As former chair of the Election Law Subcommittee in the House of Delegates, I focus much of my policy energy on improving our voting experience. Our dynamic system must move toward a place where everyone who is allowed to vote can vote in a convenient, safe and transparent process. The fact is that extensive barriers remain on the journey to the ballot box, serving as roadblocks to civic activism. House Bill 274 ensures that every legal voter in the state gets a ballot in the mail that they can choose to take to the polls to vote or mail in at their convenience.
Voters must take their time on a work day to cast their ballot. Those with children may need to arrange child care, and long lines at polling places can lead to an hours-long wait. New voters and college students may not understand the process or deadlines behind absentee ballot requests. Most recently, the COVID-19 pandemic response has called for reduced capacity for social distancing, masks and a reduction in the number of available polling places, only worsening these “roadblocks to voting.
While this bill is particularly important amid the pandemic, its impact will outlast the era of social distancing. It is vital that our state has the voting infrastructure in place to easily continue our electoral processes in the event of a federal, state or even local emergency.
Voting should not be met with so many challenges. Barriers should be broken down in order to ensure we have truly representative elections, wherein each and every voter has a say in who is elected to represent their interests. House Bill 274 addresses these barriers by automatically providing a ballot to all eligible voters in the state. Currently, a sample ballot is provided to each eligible voter so that individuals can see what their ballot will look like before heading into the voting booth. If H.B. 274 were passed, the sample ballots could be replaced with no additional cost to taxpayers, and each voter can have unlimited and unpressured time to consider their choices and then take the ballot to the polling place to deposit during early voting or on Election Day, avoiding any frustrating lines that tend to accumulate at certain polling places. The voter could also choose to discard the mailed ballot and vote in person or mail in the ballot to avoid polling places altogether.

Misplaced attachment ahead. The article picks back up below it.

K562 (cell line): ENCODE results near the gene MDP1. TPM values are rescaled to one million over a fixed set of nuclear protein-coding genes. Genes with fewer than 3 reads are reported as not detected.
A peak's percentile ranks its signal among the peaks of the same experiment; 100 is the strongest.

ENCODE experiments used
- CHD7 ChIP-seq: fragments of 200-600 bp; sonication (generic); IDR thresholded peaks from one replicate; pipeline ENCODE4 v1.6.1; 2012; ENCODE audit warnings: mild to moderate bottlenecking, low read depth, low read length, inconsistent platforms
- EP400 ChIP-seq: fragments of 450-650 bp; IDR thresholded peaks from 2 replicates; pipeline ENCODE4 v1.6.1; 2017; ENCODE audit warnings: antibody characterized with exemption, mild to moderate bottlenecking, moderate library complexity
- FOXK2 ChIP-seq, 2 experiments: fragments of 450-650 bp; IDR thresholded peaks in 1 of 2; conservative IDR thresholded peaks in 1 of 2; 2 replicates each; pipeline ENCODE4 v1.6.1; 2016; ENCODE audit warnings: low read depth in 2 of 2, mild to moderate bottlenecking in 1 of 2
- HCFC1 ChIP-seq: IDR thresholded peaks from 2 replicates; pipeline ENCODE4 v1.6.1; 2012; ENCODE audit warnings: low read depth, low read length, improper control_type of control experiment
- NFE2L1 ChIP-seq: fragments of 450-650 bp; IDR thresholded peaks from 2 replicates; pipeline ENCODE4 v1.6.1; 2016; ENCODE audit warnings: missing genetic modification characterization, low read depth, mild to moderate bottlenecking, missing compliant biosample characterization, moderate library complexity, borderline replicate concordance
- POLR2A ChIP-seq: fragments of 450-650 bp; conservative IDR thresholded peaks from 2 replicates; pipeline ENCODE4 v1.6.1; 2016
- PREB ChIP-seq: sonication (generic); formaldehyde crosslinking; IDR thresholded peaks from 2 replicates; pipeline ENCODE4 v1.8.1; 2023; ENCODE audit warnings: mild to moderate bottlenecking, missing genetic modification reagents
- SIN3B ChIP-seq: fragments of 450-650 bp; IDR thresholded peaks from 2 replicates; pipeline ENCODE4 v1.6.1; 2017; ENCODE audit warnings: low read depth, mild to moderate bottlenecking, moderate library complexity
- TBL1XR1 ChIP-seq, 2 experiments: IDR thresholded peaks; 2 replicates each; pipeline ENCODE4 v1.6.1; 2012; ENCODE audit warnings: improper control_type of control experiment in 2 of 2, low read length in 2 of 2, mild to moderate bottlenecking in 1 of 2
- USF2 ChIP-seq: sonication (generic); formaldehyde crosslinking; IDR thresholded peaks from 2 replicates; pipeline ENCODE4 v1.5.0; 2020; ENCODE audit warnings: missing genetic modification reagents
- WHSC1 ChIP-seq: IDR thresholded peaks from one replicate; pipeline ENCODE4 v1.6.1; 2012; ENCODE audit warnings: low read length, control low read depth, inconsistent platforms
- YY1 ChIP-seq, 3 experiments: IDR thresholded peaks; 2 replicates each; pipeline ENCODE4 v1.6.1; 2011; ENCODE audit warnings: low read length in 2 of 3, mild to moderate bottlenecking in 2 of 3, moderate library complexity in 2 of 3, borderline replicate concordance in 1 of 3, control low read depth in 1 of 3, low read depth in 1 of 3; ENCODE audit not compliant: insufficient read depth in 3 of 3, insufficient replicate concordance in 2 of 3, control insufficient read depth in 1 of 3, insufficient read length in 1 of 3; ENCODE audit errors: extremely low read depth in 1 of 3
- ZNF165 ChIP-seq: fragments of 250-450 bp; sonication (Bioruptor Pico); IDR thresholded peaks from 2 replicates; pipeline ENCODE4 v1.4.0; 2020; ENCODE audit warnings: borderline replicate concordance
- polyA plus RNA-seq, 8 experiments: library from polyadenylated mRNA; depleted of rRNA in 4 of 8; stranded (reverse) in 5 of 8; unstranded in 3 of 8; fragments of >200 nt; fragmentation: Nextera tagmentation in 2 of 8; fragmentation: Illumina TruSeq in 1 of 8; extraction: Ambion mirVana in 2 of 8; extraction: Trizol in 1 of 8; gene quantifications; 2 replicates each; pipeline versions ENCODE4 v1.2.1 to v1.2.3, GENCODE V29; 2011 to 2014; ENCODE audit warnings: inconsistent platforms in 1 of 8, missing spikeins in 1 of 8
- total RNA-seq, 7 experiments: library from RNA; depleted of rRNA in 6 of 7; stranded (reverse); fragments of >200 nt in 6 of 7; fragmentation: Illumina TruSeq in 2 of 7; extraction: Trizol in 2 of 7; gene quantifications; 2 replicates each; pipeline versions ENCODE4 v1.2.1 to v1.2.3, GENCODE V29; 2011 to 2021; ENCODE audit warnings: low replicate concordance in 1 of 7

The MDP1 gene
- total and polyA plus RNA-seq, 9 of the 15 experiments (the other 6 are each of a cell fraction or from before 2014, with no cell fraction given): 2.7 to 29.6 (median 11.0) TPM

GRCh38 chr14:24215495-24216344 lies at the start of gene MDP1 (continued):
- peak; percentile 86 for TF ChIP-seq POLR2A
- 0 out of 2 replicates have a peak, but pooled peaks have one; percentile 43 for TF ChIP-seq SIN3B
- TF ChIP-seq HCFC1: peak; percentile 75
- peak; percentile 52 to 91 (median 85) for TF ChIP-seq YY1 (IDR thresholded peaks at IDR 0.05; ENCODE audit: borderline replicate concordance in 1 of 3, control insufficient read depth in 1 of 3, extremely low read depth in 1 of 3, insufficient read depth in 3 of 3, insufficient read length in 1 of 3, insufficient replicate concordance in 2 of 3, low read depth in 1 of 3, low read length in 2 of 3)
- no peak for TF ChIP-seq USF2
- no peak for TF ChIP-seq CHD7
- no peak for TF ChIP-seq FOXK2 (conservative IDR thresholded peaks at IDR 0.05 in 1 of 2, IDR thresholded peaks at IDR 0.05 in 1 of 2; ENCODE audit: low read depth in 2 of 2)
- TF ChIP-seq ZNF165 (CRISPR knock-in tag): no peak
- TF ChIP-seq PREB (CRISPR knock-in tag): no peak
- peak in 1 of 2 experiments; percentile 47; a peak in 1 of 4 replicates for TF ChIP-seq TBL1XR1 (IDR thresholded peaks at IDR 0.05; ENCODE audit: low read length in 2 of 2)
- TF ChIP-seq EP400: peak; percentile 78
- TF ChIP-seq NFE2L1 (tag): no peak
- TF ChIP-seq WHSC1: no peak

The concerns brought up by opponents do not hold any weight. Firstly, this bill will provide every voter with a mail-in ballot, but it does not mandate a vote by mail. In fact, many individuals will still prefer to vote in person, either during Early Voting periods or on Election Day. Secondly, it will not necessarily make Maryland a primarily vote-by-mail state, it simply gives voters more control over their method of voting by eliminating deadlines and forms associated with requesting a mail-in ballot. Implementing H.B. 274 will not cause increased or widespread voter fraud. There has been no indication of fraudulent votes as a result of the drastic increase in absentee voting and mailed ballots in our recent elections. Maryland has existing safeguards in place to ensure that individuals are not able to vote more than once. Furthermore, no one is harvesting small amounts of mailed ballots to try to change election results because everyone knows that voter fraud is a felony that will put a convicted culprit in jail for years.
Not only will this bill create a system that ensures continuance of electoral processes in an emergency, it will further improve voter turnout in our state. Nearly 73,000 more voters sent in a ballot during the 2020 election. Better turnout ultimately results in better representation. We have an opportunity to provide our citizens with better avenues for voting by passing this bill. By providing every eligible voter in the state with a ballot, Maryland will make significant strides in voter turnout, accessibility and representation.
Del. Jon S. Cardin (email@example.com) represents Baltimore County in the Maryland House of Representatives.